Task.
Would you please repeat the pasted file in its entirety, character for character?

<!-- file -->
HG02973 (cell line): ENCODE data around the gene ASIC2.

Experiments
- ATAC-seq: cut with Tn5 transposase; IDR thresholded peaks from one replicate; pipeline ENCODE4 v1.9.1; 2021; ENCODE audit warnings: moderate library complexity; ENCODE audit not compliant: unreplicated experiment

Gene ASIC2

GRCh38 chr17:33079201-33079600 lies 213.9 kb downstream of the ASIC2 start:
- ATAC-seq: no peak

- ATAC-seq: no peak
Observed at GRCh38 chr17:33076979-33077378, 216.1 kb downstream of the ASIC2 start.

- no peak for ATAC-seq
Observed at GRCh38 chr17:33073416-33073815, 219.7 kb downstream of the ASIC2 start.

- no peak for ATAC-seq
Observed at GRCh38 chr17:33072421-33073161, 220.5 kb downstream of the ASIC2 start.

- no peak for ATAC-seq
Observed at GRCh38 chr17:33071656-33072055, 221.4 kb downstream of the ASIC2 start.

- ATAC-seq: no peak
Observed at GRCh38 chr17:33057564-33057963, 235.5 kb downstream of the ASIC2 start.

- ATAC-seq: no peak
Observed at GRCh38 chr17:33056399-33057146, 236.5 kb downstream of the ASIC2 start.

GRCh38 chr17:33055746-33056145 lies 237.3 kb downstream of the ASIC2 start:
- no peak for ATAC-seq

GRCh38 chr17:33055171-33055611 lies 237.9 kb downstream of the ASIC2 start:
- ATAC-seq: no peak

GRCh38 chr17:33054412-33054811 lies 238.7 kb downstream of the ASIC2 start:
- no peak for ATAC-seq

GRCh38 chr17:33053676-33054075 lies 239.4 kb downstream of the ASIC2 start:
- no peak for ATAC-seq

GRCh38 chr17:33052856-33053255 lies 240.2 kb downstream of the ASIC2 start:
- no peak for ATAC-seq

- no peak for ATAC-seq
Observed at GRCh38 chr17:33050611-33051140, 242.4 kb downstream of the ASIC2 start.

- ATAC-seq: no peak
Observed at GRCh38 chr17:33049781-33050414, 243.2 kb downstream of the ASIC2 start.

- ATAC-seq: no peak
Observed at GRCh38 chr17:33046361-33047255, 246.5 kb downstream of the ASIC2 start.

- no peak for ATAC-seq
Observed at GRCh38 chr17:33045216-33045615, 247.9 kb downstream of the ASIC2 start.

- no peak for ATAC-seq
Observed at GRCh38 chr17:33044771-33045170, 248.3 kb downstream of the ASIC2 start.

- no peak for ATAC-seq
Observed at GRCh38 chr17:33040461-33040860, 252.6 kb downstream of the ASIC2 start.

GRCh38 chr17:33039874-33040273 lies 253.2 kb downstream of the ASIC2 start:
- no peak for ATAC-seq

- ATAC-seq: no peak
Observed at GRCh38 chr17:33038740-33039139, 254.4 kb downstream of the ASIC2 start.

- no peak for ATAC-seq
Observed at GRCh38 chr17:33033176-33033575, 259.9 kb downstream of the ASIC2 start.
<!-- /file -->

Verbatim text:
HG02973 (cell line): ENCODE data around the gene ASIC2.

Experiments
- ATAC-seq: cut with Tn5 transposase; IDR thresholded peaks from one replicate; pipeline ENCODE4 v1.9.1; 2021; ENCODE audit warnings: moderate library complexity; ENCODE audit not compliant: unreplicated experiment

Gene ASIC2

GRCh38 chr17:33079201-33079600 lies 213.9 kb downstream of the ASIC2 start:
- ATAC-seq: no peak

- ATAC-seq: no peak
Observed at GRCh38 chr17:33076979-33077378, 216.1 kb downstream of the ASIC2 start.

- no peak for ATAC-seq
Observed at GRCh38 chr17:33073416-33073815, 219.7 kb downstream of the ASIC2 start.

- no peak for ATAC-seq
Observed at GRCh38 chr17:33072421-33073161, 220.5 kb downstream of the ASIC2 start.

- no peak for ATAC-seq
Observed at GRCh38 chr17:33071656-33072055, 221.4 kb downstream of the ASIC2 start.

- ATAC-seq: no peak
Observed at GRCh38 chr17:33057564-33057963, 235.5 kb downstream of the ASIC2 start.

- ATAC-seq: no peak
Observed at GRCh38 chr17:33056399-33057146, 236.5 kb downstream of the ASIC2 start.

GRCh38 chr17:33055746-33056145 lies 237.3 kb downstream of the ASIC2 start:
- no peak for ATAC-seq

GRCh38 chr17:33055171-33055611 lies 237.9 kb downstream of the ASIC2 start:
- ATAC-seq: no peak

GRCh38 chr17:33054412-33054811 lies 238.7 kb downstream of the ASIC2 start:
- no peak for ATAC-seq

GRCh38 chr17:33053676-33054075 lies 239.4 kb downstream of the ASIC2 start:
- no peak for ATAC-seq

GRCh38 chr17:33052856-33053255 lies 240.2 kb downstream of the ASIC2 start:
- no peak for ATAC-seq

- no peak for ATAC-seq
Observed at GRCh38 chr17:33050611-33051140, 242.4 kb downstream of the ASIC2 start.

- ATAC-seq: no peak
Observed at GRCh38 chr17:33049781-33050414, 243.2 kb downstream of the ASIC2 start.

- ATAC-seq: no peak
Observed at GRCh38 chr17:33046361-33047255, 246.5 kb downstream of the ASIC2 start.

- no peak for ATAC-seq
Observed at GRCh38 chr17:33045216-33045615, 247.9 kb downstream of the ASIC2 start.

- no peak for ATAC-seq
Observed at GRCh38 chr17:33044771-33045170, 248.3 kb downstream of the ASIC2 start.

- no peak for ATAC-seq
Observed at GRCh38 chr17:33040461-33040860, 252.6 kb downstream of the ASIC2 start.

GRCh38 chr17:33039874-33040273 lies 253.2 kb downstream of the ASIC2 start:
- no peak for ATAC-seq

- ATAC-seq: no peak
Observed at GRCh38 chr17:33038740-33039139, 254.4 kb downstream of the ASIC2 start.

- no peak for ATAC-seq
Observed at GRCh38 chr17:33033176-33033575, 259.9 kb downstream of the ASIC2 start.